Business, like basketball, features many variables that complicate predicting outcomes. Source: Getty Images
The chances of filling out a perfect bracket for college basketball’s March tournament is calculated to be one in 2.4 trillion. That means you’re 24,000 times more likely to win the lottery. In fact, it’s so unlikely that anyone would pick all 63 games of the tournament correctly that Warren Buffet has offered $1 billion to anyone that pulls it off.
Needless to say, the Oracle of Omaha is in no danger of having to pay up.
And yet every year I do hours of research, analyze stats and matchups, carefully consider the opinions of experts, and weigh the importance of everything from strength of schedule to tip-off times. I consult with colleagues and college buddies. I study the spreads.
And every year, my bracket is busted by the end of the first day of play.
Because basketball—like business—has too many variables. There is, of course, a great deal of data that we can easily measure— like shot percentages, blocks, steals and turnovers. But there is also data that is more difficult to capture and quantify, like physical fitness, team chemistry, or the impact of a hostile crowd. These less structured forms of information greatly affect the outcome of games. And yet they are so vast and varied, so anecdotal in nature, they are nearly impossible to account for. They are immeasurable.
Or are they?
Peter Drucker famously said, “What gets measured, gets managed.” That’s true of basketball and business. A good coach, like any good manager, will use all of the information at their disposal to guide their strategy and get the most out of their team. The more information—assuming it’s accurate —you have, the better your decisions will be.
But with so many variables at play, so much information to absorb and weigh, it’s too much for any one person to handle. And besides, human emotion colors all of our decisions, in good ways and bad. Especially in sports. And that’s what got me thinking about IBM’s Watson, a project I worked on years ago, but has evolved beyond anything I could have imagined back then.
Watson is the first cognitive computing system. Cognitive computing refers to systems that understand, reason and learn through their interactions with humans and the information we generate. Most people know Watson from its world-beating turn on Jeopardy!, five years ago. But since then, the system has evolved to do much more than answer complex questions in natural language. Today it can adapt and make sense of many kinds of unstructured information. It can “read” text, “see” images, “watch” video and “hear” sounds. And it can interpret that information, organize it, offer explanations of what it means, and suggest courses of action.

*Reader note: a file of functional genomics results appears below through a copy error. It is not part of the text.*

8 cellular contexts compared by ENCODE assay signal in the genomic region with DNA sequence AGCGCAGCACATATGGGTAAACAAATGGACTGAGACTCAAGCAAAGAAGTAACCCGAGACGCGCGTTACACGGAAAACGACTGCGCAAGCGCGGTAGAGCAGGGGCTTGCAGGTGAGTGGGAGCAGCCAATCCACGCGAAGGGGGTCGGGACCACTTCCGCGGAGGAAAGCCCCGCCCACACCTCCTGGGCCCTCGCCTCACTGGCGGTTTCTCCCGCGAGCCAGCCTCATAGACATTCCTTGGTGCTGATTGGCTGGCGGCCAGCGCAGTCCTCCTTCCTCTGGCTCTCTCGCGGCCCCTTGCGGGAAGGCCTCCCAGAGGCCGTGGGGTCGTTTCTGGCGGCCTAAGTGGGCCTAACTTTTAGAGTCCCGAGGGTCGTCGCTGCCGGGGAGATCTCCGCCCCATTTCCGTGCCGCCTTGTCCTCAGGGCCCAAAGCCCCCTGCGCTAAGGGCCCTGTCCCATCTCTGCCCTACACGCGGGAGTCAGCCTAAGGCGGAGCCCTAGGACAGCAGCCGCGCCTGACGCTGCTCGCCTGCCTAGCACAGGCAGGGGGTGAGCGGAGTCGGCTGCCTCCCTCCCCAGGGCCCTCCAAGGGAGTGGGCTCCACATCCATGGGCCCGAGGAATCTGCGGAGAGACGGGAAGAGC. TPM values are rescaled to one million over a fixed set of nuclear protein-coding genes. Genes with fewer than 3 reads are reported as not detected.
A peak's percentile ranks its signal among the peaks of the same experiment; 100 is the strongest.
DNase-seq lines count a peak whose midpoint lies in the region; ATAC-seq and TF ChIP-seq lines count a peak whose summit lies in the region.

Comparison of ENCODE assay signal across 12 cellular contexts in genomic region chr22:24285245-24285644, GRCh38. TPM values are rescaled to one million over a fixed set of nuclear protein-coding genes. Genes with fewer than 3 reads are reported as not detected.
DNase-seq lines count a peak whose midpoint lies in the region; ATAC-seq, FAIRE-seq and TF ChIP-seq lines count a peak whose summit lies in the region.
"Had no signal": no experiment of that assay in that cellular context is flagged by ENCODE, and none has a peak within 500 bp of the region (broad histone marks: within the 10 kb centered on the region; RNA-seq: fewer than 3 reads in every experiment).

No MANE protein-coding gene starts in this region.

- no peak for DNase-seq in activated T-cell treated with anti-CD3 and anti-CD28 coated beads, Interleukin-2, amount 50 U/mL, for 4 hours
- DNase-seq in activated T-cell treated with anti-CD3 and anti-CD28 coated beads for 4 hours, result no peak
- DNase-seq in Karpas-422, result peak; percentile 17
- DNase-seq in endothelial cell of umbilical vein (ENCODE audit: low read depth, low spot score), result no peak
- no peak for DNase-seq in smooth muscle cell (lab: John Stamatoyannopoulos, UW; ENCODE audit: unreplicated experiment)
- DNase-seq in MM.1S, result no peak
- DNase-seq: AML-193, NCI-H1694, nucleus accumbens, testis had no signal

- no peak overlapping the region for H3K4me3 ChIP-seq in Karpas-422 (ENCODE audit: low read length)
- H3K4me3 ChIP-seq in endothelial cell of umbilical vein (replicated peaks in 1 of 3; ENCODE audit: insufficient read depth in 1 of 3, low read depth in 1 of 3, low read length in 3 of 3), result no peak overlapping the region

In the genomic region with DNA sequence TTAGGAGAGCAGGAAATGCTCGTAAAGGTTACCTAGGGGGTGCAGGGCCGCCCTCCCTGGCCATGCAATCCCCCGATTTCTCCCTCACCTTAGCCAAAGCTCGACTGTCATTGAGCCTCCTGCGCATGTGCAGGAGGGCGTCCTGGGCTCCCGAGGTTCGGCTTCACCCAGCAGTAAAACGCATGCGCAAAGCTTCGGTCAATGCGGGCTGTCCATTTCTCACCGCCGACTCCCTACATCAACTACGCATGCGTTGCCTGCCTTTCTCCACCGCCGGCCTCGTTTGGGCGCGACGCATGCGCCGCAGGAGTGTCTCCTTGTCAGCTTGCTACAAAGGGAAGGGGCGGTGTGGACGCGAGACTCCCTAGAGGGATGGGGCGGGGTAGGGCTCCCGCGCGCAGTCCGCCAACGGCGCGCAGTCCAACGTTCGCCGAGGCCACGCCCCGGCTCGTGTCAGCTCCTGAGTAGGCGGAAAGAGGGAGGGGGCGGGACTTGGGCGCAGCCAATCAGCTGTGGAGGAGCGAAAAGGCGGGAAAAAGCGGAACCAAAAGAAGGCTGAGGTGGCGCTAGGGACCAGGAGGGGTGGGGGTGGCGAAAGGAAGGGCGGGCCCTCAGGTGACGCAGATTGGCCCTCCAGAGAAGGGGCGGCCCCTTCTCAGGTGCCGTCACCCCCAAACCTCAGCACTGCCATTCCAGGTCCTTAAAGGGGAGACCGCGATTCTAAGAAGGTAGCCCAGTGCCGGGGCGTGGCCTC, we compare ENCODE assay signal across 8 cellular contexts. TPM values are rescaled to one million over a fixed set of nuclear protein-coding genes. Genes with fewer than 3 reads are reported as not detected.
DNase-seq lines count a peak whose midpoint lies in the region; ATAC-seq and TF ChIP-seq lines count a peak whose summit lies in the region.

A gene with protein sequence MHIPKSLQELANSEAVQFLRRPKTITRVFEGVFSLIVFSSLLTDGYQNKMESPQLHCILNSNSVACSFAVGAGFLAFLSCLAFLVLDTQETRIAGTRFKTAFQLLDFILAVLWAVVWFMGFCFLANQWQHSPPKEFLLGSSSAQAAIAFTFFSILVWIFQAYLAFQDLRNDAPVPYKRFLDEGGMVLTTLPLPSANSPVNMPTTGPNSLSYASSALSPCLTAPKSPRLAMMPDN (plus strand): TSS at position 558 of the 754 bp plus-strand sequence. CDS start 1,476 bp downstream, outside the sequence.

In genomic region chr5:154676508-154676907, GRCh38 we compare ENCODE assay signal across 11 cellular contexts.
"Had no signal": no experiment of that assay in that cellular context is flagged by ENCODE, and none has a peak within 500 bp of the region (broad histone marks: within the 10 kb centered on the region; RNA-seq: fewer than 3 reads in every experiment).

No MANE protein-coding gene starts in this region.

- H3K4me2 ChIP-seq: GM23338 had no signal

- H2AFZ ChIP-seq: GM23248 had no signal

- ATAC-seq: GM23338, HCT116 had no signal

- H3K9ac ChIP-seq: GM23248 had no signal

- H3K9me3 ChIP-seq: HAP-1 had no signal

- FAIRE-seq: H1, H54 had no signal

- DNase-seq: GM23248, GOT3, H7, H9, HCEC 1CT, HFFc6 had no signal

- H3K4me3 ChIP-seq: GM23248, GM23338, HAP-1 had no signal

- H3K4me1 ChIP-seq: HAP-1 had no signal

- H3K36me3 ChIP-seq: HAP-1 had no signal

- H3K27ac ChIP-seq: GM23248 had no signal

So does this mean Watson could one day be coaching your favorite college basketball team? Of course not. But I could envision a scenario in which a coach uses Watson as a strategic advisor; a tool to analyze the reams of data—both structured and unstructured ¬that affect the outcome of games. The combination of a coach’s experience and instinct with the powerful analytical capabilities of Watson could provide a significant competitive edge, in game planning, player evaluation, and team operations.
After Watson’s chess-playing predecessor defeated World Chess Champion Garry Kasparov in 1997, the crestfallen champ explored the relationship between men and machines in games of strategy. Here is what he had to say:
“Teams of human plus machine dominated even the strongest computers. Human strategic guidance combined with the tactical acuity of a computer was overwhelming. We [people] could concentrate on strategic planning instead of spending so much time on calculations. Human creativity was even more paramount under these conditions.”
We have seen the potential of this man and machine partnership in the success of sabermetrics programs (applying analytics of players’ statistics to make coaching decisions) in baseball. Of course, data has always played an important role in sports. But cognitive computing takes these analyses to a new level, fundamentally changing the input to include information that doesn’t fit neatly into a table or a spreadsheet. It also alters the output by offering up actual recommendations.
I have no doubt that Watson would be a masterful analyst of college basketball during the tournament, from evaluating talent to picking winners and losers. But frankly, even if I could have Watson inform my bracket, I’m not sure I would.
Because part of the fun of sports is not knowing. That’s why we watch the games. That’s why it’s so dramatic. And we like being surprised by the unexpected upsets. But in matters of greater import, where the success or failure of a business acquisition is on the line, or lives are at stake, not knowing is not as much fun.